Last year at this time, I resolved to begin to reap the economic benefits of cord cutting. I ended up subscribing to Amazon Prime, buying three TiVos, two Minis, two Fire TV sticks, and a DB8e, and replacing a pre-amp. So much for free tv, right? In fact, since cutting the cord, I have spent $6400 plus $55/month (for high speed internet and Netflix) on free tv. It’s been 68 months, so my average monthly cost since cutting the cord is $149.12.
For 2016, I to re-resolve to spend less on free tv.
A Great Year: 2015 was a great year to cut the cord. In May and August/September TiVo sold Roamio OTAs with Lifetime for $300. If you missed out on that deal, Channel Master sold their DVR+ for $150 (two for $300, actually) on Black Friday. Also on Black Friday, Amazon sold their 4k Fire TV for $75 and their FTV Stick for $25 and Roku sold a Roku SE (rebadged Roku 1) for $25. Amazon offered Prime for $99.99 per year in September.
The two best OTA DVRs got a better in 2015. TiVo added Plex to their apps. Channel Master launched Linear OTT.
Amazon’s Fire TV streamers surpassed Roku’s app count in 2015. While Roku still rules the news and adult entertainment, Amazon wins out on family friendly content and gaming. Amazon added 30 premium add-on subscriptions to it’s Prime service including Showtime ($8.99 per month) and STARZ ($8.99 per month).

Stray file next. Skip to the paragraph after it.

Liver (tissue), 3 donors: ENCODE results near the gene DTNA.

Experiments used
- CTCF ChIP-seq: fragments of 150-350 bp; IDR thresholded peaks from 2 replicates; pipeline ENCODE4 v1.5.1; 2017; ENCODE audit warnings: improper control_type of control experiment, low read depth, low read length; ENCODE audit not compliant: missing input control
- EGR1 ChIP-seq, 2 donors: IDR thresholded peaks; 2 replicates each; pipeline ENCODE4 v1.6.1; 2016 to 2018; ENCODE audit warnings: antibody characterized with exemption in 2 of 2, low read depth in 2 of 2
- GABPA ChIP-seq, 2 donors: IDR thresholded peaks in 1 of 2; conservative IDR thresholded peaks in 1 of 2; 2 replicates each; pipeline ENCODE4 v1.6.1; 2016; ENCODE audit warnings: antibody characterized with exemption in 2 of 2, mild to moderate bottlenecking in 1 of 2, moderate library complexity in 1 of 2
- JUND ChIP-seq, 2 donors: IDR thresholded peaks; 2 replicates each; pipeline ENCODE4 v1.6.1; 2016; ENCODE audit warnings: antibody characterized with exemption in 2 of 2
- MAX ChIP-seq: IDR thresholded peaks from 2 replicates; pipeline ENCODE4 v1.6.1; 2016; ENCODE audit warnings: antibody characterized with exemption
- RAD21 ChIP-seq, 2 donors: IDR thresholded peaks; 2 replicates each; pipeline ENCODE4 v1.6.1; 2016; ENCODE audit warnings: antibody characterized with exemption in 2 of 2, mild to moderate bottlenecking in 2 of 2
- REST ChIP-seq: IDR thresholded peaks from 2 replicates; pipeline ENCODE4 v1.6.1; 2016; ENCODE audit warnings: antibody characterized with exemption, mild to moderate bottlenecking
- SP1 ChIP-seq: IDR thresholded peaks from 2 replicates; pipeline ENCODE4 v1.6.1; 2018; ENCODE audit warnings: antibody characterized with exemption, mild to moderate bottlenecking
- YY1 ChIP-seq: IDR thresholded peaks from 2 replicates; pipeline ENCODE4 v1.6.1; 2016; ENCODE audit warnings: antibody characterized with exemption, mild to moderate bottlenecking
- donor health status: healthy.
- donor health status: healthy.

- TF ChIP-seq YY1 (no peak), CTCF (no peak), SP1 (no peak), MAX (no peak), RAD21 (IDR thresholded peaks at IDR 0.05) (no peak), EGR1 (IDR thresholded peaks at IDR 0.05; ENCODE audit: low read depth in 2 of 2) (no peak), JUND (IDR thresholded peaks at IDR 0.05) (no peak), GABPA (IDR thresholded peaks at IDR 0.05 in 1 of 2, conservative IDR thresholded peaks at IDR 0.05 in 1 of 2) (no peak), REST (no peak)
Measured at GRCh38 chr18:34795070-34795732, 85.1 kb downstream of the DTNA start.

Sling TV and Sony’s Vue streaming service launched as OTT alternatives to cable and satellite. Sling TV is available on the Roku and Fire TV. For $20/month, you get a single stream of ESPN, ESPN2, AMC, Food Network, A&E, History, TNT, El Rey, HGTV, IFC, Disney Channel, Polaris+, Maker, TBS, Travel Channel, Adult Swim, CNN, H2, Cartoon Network, ABC Family, Lifetime, Galavisión, and Bloomberg Television. For $5/month each, you can add special interest tiers of programming like Sports Extra, Best Of Spanish Tv, Deportes Extra, Kids Extra, Hollywood Extra, Películas & Novelas Extra, World News Extra, And Lifestyle Extra. For $15/month, you can add HBO. Vue is available on the Playstation consoles, Fire TV, and Chomecast. Vue supports five concurrent streams including one Playstation and up to three mobile devices. Vue costs $49.99/month for 50 channels, $54.99/month for 60 channels, or $64.99 for 85 channels. You can add Showtime and Epix for $13.99/month.
The Boston market got a LOT of new broadcast stations. Decades, Heroes and Icons, LAFF, BUZZER, and Comet TV all arrived in 2015.
The news was not all good, though. Mohu’s Channels device launched and burned in 2015. Real Simple Software’s Simple TV DVR was discontinued. Rokus and Apple TVs got a lot more expensive. The new 4k Roku had of problems with heat at launch. Their v7 firmware broke most of the older models. Apple abandoned plans for their own streaming service.
The Empire Strikes Back: After years of denying the impact of cord cutting, Big Entertainment is finally adjusting to the cord cutting phenomenon. TWC and Comcast are both offering discounted packages. Comcast has introduced less expensive Blast and Stream packages. Most providers are allowing users to stream a lot of premium channels to Rokus and Fire TVs to avoid the cost of additional set top box rentals. Caps and surcharges are back.